Obviously the intent is to tightly restrict what operations may be performed upon them, but it has not been suggested how this can be accomplished or what values might be used for them.
If we were using a single programming language, we might borrow some method from it. For example, some programming languages admit the introduction of "abstract types" for which one can specify methods of creating new values and restrict the methods of access. Some programming languages have a concept of "pointer value" which is extremely similar to what we have in mind for abstract identifiers as object indices. Even in programming languages with no built-in methods for creating such values, programming practices are adopted for treating some values as abstract -- different executions of the program may generate different particular values, but the result may be the "same" (modulo which values get picked for these "abstract" types).
Using these programming methods one does not so much implement abstract values as one abstractly implements values. When one gets down to execution, one uses concrete values, but they are used with a discipline that makes the choice of values irrelevant to the desired effect.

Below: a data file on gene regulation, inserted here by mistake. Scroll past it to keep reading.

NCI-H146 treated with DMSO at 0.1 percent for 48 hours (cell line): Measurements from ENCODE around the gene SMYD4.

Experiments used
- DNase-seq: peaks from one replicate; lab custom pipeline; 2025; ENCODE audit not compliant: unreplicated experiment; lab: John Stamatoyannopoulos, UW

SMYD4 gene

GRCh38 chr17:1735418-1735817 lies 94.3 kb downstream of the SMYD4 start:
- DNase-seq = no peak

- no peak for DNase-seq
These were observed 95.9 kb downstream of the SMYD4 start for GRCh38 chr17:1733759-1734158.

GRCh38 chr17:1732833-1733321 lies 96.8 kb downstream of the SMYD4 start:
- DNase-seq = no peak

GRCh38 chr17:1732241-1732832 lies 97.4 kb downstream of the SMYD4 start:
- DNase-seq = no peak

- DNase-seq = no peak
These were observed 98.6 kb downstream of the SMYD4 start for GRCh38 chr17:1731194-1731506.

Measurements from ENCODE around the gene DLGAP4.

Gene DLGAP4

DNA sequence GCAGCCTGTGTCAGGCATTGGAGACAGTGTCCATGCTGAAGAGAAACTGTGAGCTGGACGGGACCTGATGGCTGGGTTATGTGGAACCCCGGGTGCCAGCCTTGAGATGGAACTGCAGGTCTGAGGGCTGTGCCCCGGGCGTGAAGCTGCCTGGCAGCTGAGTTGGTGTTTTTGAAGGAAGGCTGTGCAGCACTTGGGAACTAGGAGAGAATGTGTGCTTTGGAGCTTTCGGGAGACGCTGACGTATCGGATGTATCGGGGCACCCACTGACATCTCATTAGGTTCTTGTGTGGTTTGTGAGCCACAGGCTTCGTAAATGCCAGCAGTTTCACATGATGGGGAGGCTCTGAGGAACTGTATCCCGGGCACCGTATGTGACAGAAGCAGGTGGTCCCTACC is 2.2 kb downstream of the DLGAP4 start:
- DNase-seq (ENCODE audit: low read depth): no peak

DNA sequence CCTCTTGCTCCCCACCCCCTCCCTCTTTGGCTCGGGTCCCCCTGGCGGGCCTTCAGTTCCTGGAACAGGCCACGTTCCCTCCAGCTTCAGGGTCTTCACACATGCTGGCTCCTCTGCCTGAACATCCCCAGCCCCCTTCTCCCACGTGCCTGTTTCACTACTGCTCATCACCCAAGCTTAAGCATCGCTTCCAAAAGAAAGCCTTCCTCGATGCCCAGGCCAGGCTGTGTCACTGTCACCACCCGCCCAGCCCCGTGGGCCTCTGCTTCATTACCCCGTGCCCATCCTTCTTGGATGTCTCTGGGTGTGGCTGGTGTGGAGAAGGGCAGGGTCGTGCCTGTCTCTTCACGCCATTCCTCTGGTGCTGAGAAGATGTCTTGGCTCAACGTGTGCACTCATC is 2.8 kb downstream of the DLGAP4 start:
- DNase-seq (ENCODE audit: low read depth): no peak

But we do not intend to embed the FDL in a particular programming language environment. When an external process connects to the FDL, some concrete, externally understandable, values must be communicated instead. We cannot directly enforce a programming discipline upon external processes to have them treat identifiers abstractly; but we can stipulate that the choice of concrete values communicated by the FDL during a
The freedom to uniformly rename identifiers permits various useful operations on closed maps, especially as regards combining independently or partially independently developed closed maps, maintenance of multiple versions, and pursuing alternative lines of development off pre-existing closed maps. The threat of uniform renaming encourages users to employ well known methods for treating these identifiers from the FDL abstractly, a discipline which cannot nowadays be considered onerous. If source code is stored in the FDL, then tests can be specified by